Revival fluctuates uncomfortably between over-ambitious lyricism and downright apathyInterscope Records

Revival neatly signposts its main flaw in its first two, highly self-conscious tracks: the Beyoncé collaboration ‘Walk On Water’ is about Eminem’s fear of disappointing the fans, unexciting but sweet enough, while ‘Believe’ throws away all the previous five minutes’ humility and vulnerability in an overcompensatory ‘Still Got It’ track that nonetheless fails to prove that he has. The problem is not the album’s tonal inconsistency – indeed, the unpredictable mix of Marshall Mathers with his Eminem and Slim Shady personae has always been key to the freshness and variety of his – but rather the insecurity, clear from the 45-year-old Eminem’s flow in these tracks, about the sort of music he ought to be making now, where some confident direction could have been a saving grace. On a repeat listen to the album, ‘Walk On Water’ felt like a disclaimer, a warning, even an apology for what was to come.

In terms of subject matter, Revival is a case of somewhat desperately throwing shit at the wall and watching most of it fail to stick. It’s Mathers’ most socially conscious album, but the commentary is largely limited to personal digs at President Trump (e.g. “he looks like a canary with a beak” on ‘Like Home’) which, though probably intended to show how much Eminem has grown out of his ‘Just Don’t Give a Fuck’ youth, are regardless no less immature. The most interesting of the political tracks is ‘Untouchable’, in which he takes on racist police brutality, villainising white cops on one side with jeering voice and nasty guitar, and championing the black victims - into whose identity he inserts himself, with good intentions though rather presumptuously, by way of ‘we’ and ‘us’ – on the other. Subtlety has never been one of Eminem’s most pressing concerns, but a little of it may have helped tracks like this prompt the meaningful discussion he is clearly encouraging.

“Limp choruses and dull samples complement droned verses filled with jarring wordplay”

Mathers hasn’t lost the will to shock, but without his trademark fearless humour to accompany them (this having been largely replaced in Revival by insidious, lame puns), this time around his most violent tracks just make for uncomfortable listening. ‘Offended’ defends his right to produce just that response, but isn’t entertaining enough to persuade that that right is worth defending, while in ‘Framed’ that old Eminem chestnut of violence against women neither evokes the guilty laughs it does in ‘My Name Is’ nor conveys the raw emotion of ‘Kim’s Revenge Fantasy’. (Mathers’ - or Slim’s, depending on how much leeway you grant him – notorious misogyny is worn as openly as ever: in ‘Heat’ he goes so far as to endorse Trump’s pussy-grabbing comment.) The bulk of the other songs concern Mathers’ largely infelicitous relationships; aside from being rather samey and overdone, these exhibit the very worst of Revival’s stylistic choices: limp choruses and dull samples complement droned verses filled with jarring wordplay.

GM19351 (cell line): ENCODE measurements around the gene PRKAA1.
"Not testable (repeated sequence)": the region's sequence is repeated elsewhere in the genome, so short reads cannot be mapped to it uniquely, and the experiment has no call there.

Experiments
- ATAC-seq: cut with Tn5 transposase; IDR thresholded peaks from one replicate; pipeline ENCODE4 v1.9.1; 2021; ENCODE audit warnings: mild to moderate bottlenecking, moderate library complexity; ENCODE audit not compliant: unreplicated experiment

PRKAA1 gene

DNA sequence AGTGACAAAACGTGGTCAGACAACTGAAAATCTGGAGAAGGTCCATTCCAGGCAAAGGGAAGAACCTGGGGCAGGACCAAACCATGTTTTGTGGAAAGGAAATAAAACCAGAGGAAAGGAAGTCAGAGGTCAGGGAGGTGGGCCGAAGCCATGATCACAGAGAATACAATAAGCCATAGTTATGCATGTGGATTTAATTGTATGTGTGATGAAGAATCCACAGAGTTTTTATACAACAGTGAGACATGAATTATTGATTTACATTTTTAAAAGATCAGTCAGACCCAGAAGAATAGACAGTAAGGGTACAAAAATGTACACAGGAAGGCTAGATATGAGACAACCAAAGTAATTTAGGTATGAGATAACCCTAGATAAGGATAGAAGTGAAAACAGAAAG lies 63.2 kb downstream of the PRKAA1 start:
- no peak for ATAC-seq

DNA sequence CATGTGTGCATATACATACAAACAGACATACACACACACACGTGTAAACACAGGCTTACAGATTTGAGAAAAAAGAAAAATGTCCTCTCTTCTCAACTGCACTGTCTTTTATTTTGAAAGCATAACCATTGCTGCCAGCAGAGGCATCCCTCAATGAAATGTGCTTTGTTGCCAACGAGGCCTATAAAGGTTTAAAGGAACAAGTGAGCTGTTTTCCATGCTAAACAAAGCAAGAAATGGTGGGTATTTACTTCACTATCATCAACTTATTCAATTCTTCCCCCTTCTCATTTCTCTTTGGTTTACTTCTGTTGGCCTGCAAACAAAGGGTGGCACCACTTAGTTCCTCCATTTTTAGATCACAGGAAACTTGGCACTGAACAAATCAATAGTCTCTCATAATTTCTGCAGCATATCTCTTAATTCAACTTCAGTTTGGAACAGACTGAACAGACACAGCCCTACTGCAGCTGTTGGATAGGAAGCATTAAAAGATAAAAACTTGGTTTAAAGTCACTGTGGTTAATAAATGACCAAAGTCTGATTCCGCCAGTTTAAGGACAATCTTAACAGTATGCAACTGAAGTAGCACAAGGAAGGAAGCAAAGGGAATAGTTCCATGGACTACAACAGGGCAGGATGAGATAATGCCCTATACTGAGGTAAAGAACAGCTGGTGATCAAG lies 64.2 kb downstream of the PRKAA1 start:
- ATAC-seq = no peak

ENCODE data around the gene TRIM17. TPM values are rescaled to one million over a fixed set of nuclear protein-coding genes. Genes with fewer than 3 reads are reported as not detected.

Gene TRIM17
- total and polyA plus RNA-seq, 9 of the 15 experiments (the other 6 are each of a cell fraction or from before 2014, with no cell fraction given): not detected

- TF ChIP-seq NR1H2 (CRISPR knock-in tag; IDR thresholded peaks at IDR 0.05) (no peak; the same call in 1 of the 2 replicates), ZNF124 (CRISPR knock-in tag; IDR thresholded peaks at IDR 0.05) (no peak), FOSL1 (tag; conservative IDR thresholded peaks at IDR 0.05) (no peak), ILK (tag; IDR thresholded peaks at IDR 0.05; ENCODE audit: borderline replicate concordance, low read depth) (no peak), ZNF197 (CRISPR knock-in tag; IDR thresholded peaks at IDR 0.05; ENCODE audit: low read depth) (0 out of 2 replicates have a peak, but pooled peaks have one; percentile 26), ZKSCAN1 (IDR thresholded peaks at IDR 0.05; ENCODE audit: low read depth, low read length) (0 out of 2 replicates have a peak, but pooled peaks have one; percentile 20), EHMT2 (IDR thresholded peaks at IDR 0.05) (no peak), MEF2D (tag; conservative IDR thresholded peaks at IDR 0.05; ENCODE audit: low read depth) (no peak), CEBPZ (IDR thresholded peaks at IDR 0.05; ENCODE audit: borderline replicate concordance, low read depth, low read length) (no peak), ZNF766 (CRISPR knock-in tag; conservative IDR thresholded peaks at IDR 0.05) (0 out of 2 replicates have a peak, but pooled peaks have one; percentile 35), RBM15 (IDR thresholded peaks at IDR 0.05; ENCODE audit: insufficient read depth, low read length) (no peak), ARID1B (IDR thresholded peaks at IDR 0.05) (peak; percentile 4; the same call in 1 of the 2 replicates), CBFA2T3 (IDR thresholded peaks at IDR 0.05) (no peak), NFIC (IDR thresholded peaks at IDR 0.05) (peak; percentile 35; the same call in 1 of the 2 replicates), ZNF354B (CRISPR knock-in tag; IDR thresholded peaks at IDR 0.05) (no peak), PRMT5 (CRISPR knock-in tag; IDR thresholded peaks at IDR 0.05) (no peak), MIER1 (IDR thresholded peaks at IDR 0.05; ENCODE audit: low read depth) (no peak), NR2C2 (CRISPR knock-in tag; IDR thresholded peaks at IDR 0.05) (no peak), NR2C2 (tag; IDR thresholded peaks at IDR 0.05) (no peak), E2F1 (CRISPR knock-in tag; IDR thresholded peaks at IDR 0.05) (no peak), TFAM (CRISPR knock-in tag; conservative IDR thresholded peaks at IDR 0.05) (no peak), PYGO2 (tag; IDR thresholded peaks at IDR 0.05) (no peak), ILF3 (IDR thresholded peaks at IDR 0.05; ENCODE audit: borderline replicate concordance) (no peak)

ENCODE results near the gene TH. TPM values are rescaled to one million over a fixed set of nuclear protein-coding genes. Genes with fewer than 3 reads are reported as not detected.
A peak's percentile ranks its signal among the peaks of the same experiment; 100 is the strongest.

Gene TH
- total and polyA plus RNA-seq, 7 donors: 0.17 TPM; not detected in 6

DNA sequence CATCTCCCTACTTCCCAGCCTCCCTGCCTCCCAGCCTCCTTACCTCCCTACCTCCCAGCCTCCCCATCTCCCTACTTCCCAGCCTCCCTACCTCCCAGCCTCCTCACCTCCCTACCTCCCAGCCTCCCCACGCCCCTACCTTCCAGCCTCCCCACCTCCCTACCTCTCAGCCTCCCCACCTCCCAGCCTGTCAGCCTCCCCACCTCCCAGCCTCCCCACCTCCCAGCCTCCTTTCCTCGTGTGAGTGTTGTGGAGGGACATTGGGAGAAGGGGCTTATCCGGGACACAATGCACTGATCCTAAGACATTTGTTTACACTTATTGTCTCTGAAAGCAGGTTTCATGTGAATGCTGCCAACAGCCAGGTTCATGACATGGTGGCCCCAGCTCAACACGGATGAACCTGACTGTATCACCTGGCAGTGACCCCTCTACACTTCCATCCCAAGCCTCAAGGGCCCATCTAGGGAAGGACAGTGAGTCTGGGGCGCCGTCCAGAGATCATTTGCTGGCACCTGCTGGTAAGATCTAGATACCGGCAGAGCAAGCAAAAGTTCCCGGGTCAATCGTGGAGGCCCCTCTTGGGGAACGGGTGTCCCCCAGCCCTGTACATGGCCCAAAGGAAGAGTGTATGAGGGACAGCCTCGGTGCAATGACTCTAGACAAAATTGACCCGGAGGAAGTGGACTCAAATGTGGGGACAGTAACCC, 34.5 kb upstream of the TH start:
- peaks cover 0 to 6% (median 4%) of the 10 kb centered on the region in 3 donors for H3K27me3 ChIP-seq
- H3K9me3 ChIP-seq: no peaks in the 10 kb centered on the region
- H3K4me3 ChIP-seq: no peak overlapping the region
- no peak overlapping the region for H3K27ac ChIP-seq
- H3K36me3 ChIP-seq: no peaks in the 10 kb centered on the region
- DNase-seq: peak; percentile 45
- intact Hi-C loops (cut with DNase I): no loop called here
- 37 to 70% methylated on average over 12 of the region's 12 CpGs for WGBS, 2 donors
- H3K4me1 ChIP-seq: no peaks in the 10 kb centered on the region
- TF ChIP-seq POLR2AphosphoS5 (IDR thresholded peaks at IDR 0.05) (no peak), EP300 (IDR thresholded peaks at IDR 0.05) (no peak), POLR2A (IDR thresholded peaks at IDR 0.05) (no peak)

The hooks, delivered mostly lifelessly and by token pop stars, establish their songs’ mediocrity early on, several featuring some permutation of the doomed-relationship-as-burning-wreck metaphor ripped straight from the only slightly better ‘Love the Way You Lie’ (though the trite solidarity anthem ‘Nowhere Fast’ applies the imagery to terror attacks for some variety). The backing beats tend towards cheesy pop balladry, outdated power rock, or utterly bland trap; there is nothing careful in the mixing or playful in the sample selection, doubtless a contributing factor to Revival’s near-complete lack – despite its pop leanings – of any tune I can imagine catching on.

“Eminem’s delivery is as joyless as it is unenjoyable to listen to”

Eminem’s delivery is as joyless as it is unenjoyable to listen to: whether confessing his guilt over a one-night stand in ‘River’ or bigging up his writing in ‘Chloraseptic’, his rap sounds as if it were pushed out under duress, the usual anger in his voice coming off as resentment at having to perform, not emotional involvement in the content of the lyrics. In addition, rather than maintaining a consistent flow, he now likes to distribute word stress as a stream of build-ups to entirely disappointing climaxes – mostly weak, juvenile puns. The puns were an issue with his previous few albums too but are perhaps at their worst, and most numerous, in Revival, even finding their way into the supposedly serious subject matter. The otherwise earnest couple problems ballad ‘Need Me’ substitutes “that Egyptian river” for “denial”, a joke I think I’ve seen in a Christmas cracker. Mathers is undoubtedly an expert at finding homophones and double entendres, and his lyrics are hugely impressive in technical terms; if only he were to turn his linguistic talents to filling their emotional hollowness, or finding wordplay to facilitate his flow, not disrupt it.


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Mountain View

Vulture's Top 10 albums of 2017

While not free from the curse of poor hooks and beats, the final tracks, ‘Castle’ and ‘Arose’, are lyrically the album’s best, giving us the background to Mathers’ near-lethal 2007 drug overdose then showing his life flashing before his eyes on a hospital bed. His apologies to his loved ones across these two are well-articulated and ring true; the puns, if not removed, are mercifully kept to a minimum, and ‘Arose’s’ triumphant rewriting of ‘Castle’s’ bleak ending is a neat conclusion for the album. Lyrically solid though they may be, however, these tracks are still a far cry from the rapper’s inventive best; instead, they are just two last gasps of life at the end of this failed Revival

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